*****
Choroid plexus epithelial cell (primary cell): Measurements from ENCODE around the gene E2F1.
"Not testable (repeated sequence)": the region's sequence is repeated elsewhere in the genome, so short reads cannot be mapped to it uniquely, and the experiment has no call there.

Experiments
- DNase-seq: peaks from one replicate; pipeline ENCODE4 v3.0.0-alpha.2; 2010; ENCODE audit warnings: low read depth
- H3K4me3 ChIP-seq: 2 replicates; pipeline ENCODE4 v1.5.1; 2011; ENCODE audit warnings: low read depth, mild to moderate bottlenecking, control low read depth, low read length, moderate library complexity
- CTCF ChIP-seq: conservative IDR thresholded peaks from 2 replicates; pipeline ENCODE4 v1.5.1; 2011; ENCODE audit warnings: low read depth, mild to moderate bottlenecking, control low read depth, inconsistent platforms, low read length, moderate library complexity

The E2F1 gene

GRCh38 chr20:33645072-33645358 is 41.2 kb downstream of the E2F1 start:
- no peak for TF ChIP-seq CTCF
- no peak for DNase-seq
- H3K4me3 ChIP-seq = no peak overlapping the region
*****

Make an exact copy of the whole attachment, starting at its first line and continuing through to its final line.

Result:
Choroid plexus epithelial cell (primary cell): Measurements from ENCODE around the gene E2F1.
"Not testable (repeated sequence)": the region's sequence is repeated elsewhere in the genome, so short reads cannot be mapped to it uniquely, and the experiment has no call there.

Experiments
- DNase-seq: peaks from one replicate; pipeline ENCODE4 v3.0.0-alpha.2; 2010; ENCODE audit warnings: low read depth
- H3K4me3 ChIP-seq: 2 replicates; pipeline ENCODE4 v1.5.1; 2011; ENCODE audit warnings: low read depth, mild to moderate bottlenecking, control low read depth, low read length, moderate library complexity
- CTCF ChIP-seq: conservative IDR thresholded peaks from 2 replicates; pipeline ENCODE4 v1.5.1; 2011; ENCODE audit warnings: low read depth, mild to moderate bottlenecking, control low read depth, inconsistent platforms, low read length, moderate library complexity

The E2F1 gene

GRCh38 chr20:33645072-33645358 is 41.2 kb downstream of the E2F1 start:
- no peak for TF ChIP-seq CTCF
- no peak for DNase-seq
- H3K4me3 ChIP-seq = no peak overlapping the region